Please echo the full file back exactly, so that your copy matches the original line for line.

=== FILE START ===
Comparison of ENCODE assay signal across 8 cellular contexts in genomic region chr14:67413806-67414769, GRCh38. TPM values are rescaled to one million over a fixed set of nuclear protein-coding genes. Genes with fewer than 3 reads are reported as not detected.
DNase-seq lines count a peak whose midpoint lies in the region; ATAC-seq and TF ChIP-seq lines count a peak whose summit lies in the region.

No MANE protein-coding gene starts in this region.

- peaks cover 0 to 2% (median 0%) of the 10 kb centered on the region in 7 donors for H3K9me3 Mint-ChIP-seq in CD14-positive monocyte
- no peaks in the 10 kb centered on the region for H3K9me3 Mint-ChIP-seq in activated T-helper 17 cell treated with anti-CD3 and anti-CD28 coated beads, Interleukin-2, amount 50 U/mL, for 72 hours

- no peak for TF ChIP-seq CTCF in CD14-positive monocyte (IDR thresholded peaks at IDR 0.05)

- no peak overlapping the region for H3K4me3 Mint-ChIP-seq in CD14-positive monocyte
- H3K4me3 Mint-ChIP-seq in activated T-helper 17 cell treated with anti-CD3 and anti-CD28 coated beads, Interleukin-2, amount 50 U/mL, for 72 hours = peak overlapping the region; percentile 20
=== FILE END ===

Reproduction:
Comparison of ENCODE assay signal across 8 cellular contexts in genomic region chr14:67413806-67414769, GRCh38. TPM values are rescaled to one million over a fixed set of nuclear protein-coding genes. Genes with fewer than 3 reads are reported as not detected.
DNase-seq lines count a peak whose midpoint lies in the region; ATAC-seq and TF ChIP-seq lines count a peak whose summit lies in the region.

No MANE protein-coding gene starts in this region.

- peaks cover 0 to 2% (median 0%) of the 10 kb centered on the region in 7 donors for H3K9me3 Mint-ChIP-seq in CD14-positive monocyte
- no peaks in the 10 kb centered on the region for H3K9me3 Mint-ChIP-seq in activated T-helper 17 cell treated with anti-CD3 and anti-CD28 coated beads, Interleukin-2, amount 50 U/mL, for 72 hours

- no peak for TF ChIP-seq CTCF in CD14-positive monocyte (IDR thresholded peaks at IDR 0.05)

- no peak overlapping the region for H3K4me3 Mint-ChIP-seq in CD14-positive monocyte
- H3K4me3 Mint-ChIP-seq in activated T-helper 17 cell treated with anti-CD3 and anti-CD28 coated beads, Interleukin-2, amount 50 U/mL, for 72 hours = peak overlapping the region; percentile 20